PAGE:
The Triquet successors take a fundamentally different view. They begin from the premise that the Ainis are, in their words, "trademark pirates." They contend that the Ainis regularly appropriate in the United States marks used abroad by others and then apply those "pirated" marks to counterfeit goods the Ainis obtain from brokers. In this case, they assert, the Ainis adopted the TOPICLEAR mark in furtherance of just such a scheme and sought to register it here, fraudulently claiming priority of use. When the Triquet successors opposed the registration application, the Ainis first offered perjurious evidence in support of the application and then procured the withdrawal of the opposition -- and thus procured the U.S. registration itself -- by tricking them into signing the 1992 agreement. They contend that the 1992 agreement never came into force or was abandoned and therefore transferred no rights either to the Ainis or to TBPI. And they assert that no loan ever was made pursuant to the loan agreement and that no default therefore occurred. The Ainis' use of the TOPICLEAR mark, they maintain, infringes their rights. They seek cancellation of the U.S. registration and other relief.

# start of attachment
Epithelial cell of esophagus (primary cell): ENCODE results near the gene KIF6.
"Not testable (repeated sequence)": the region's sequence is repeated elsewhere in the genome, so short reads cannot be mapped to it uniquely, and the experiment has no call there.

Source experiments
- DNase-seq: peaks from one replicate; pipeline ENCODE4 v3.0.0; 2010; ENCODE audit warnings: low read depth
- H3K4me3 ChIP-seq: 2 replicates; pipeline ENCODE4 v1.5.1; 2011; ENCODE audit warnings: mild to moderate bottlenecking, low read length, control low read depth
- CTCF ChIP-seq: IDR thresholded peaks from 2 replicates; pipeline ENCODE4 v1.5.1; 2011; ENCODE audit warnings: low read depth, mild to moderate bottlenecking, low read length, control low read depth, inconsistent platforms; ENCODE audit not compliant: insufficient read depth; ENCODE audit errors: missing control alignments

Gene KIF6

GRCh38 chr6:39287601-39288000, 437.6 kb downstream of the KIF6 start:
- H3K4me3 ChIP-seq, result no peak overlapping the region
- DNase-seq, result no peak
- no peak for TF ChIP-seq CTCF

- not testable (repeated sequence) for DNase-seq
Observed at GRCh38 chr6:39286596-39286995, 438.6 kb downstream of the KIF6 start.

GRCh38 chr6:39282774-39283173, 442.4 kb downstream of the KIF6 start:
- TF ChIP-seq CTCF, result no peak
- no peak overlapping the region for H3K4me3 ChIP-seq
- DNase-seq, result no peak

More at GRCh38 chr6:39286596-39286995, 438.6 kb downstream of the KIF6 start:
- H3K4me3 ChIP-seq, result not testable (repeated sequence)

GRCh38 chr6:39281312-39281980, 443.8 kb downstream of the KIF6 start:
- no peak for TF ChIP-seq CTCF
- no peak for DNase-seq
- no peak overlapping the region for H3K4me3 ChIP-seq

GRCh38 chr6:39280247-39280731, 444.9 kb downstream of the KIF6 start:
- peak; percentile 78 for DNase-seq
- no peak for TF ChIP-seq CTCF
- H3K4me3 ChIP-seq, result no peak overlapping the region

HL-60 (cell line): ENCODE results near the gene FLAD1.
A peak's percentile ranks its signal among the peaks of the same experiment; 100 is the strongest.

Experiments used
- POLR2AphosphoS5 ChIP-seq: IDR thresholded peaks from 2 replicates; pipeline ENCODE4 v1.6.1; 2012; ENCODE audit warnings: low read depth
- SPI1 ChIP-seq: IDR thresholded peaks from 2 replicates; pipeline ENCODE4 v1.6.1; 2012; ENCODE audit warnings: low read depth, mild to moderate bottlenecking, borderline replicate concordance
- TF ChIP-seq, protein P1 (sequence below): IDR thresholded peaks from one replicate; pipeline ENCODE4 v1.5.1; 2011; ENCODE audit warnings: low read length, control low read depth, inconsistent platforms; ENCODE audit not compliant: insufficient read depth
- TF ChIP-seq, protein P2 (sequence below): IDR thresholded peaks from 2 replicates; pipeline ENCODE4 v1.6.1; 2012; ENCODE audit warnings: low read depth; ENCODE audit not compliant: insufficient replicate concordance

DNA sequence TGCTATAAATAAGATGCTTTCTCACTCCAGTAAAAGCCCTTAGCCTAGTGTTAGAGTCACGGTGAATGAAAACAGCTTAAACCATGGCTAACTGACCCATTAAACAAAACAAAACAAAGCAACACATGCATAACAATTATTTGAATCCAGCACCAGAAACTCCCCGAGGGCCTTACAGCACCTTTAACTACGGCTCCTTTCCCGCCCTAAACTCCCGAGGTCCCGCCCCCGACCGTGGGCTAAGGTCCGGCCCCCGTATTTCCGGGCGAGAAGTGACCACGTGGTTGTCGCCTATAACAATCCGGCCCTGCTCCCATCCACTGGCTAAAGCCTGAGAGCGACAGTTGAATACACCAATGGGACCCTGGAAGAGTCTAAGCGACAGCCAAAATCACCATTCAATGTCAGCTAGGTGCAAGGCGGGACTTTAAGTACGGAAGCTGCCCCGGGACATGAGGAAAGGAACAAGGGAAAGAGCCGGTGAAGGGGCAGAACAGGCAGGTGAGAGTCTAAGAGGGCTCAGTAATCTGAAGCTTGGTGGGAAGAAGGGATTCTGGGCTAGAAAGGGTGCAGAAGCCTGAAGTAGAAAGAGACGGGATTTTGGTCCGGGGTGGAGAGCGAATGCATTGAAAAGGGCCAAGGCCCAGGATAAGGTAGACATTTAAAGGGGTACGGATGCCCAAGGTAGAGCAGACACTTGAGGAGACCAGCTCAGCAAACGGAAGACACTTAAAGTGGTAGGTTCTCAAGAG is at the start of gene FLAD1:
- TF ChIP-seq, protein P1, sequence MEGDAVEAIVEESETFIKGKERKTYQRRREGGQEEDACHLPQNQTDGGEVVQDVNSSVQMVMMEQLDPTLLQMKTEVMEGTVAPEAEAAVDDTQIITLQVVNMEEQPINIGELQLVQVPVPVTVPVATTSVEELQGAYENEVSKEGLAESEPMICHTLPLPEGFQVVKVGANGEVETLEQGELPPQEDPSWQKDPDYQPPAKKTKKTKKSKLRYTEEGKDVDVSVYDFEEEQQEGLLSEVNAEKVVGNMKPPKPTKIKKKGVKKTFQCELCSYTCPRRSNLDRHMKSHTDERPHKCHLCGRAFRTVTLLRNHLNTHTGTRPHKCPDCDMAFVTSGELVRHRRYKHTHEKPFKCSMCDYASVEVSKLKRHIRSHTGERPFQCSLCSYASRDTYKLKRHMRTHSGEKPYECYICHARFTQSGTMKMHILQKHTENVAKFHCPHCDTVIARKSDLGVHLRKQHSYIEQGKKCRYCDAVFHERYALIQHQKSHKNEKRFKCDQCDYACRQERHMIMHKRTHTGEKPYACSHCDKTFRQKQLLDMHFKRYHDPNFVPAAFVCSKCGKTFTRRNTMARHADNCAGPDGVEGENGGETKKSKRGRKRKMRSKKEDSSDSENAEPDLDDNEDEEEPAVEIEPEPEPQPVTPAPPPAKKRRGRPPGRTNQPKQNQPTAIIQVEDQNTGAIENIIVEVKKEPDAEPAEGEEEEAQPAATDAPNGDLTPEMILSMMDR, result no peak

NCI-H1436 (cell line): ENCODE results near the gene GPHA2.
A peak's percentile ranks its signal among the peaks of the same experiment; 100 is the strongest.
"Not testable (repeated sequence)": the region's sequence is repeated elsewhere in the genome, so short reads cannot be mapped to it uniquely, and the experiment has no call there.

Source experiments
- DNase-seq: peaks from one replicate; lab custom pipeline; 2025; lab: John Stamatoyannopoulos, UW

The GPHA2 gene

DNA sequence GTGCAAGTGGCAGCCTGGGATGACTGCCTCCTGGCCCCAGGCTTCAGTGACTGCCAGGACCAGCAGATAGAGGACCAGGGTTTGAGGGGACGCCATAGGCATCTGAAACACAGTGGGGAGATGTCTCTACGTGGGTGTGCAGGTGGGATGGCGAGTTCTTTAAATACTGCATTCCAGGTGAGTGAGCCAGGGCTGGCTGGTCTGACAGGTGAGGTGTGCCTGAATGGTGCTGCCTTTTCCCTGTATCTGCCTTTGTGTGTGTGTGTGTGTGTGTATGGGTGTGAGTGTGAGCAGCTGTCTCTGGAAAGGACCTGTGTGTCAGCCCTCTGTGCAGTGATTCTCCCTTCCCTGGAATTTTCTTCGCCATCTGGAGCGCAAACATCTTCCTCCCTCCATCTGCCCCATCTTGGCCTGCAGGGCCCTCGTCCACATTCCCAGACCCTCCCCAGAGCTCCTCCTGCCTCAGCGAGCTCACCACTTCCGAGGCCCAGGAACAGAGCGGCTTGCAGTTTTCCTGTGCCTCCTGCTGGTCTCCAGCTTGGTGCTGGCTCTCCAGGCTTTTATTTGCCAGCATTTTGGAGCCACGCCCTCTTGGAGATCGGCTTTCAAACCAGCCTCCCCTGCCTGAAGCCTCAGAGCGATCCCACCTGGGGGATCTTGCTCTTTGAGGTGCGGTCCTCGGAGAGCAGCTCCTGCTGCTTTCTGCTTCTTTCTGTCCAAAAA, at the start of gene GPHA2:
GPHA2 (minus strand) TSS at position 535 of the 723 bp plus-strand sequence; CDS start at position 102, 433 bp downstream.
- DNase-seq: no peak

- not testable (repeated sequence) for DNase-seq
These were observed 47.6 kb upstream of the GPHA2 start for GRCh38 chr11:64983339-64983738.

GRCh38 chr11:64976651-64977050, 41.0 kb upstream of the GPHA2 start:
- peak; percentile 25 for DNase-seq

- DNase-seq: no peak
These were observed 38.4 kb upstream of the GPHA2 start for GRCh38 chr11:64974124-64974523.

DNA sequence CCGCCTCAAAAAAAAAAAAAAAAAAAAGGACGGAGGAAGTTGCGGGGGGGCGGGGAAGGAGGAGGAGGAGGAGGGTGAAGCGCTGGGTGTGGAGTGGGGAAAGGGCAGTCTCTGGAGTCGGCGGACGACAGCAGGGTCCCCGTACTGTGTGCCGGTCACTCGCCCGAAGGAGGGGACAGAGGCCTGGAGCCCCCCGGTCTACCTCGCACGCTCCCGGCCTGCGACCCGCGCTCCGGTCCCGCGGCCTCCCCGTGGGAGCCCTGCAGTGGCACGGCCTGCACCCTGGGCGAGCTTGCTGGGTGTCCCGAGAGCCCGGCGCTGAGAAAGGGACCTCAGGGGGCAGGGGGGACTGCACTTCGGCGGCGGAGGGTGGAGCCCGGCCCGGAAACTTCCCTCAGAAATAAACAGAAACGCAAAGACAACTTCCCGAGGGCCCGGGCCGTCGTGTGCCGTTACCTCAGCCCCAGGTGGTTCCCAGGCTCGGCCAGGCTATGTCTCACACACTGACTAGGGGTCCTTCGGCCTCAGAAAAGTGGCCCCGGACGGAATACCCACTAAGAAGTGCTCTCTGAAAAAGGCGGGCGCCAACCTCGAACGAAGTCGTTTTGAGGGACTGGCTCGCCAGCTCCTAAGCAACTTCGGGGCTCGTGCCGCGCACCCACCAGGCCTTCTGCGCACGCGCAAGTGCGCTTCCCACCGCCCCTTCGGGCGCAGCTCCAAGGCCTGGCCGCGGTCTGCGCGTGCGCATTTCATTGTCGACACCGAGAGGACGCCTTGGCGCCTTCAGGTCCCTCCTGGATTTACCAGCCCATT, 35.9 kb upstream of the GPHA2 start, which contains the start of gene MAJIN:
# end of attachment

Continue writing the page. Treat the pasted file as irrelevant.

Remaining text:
The case was tried without a jury. This opinion contains the Court's findings of fact and conclusions of law pursuant to FED. R. CIV. P. 52(a).
The Parties and Their Initial Involvements With TOPICLEAR
Following Triquet's invention of the cleansing cream and the adoption of the TOPICLEAR mark, TOPICLEAR cream was promoted and distributed throughout the early and mid-1980's by Aqua Bella International ("ABI"), a company owned and controlled by Triquet. In 1984, she began distributing as well through Afro Stars Distributors ("ASD"), a company owned by Ismael Jedouane. The line was expanded in 1987 to include soaps and lotions and, in 1988, Office Central D'Achats ("OCA"), another company owned and controlled by Triquet, became an additional TOPICLEAR distributor.
In 1991, Triquet sold the TOPICLEAR business and mark to Creation Cosmetique International ("CCI"), a company of which Jedouane then was the president or general manager. Jedouane's associates in CCI included Emile Garau and, during part of the relevant period, Simone Mamane. This trio was associated also in a number of related companies including Laboratoire REC ("REC"), which had manufactured TOPICLEAR products for Triquet. In 1992, REC and other companies in which Jedouane and Garau held interests merged to form GMJ, which became a licensee of CCI for the manufacture and distribution of TOPICLEAR product.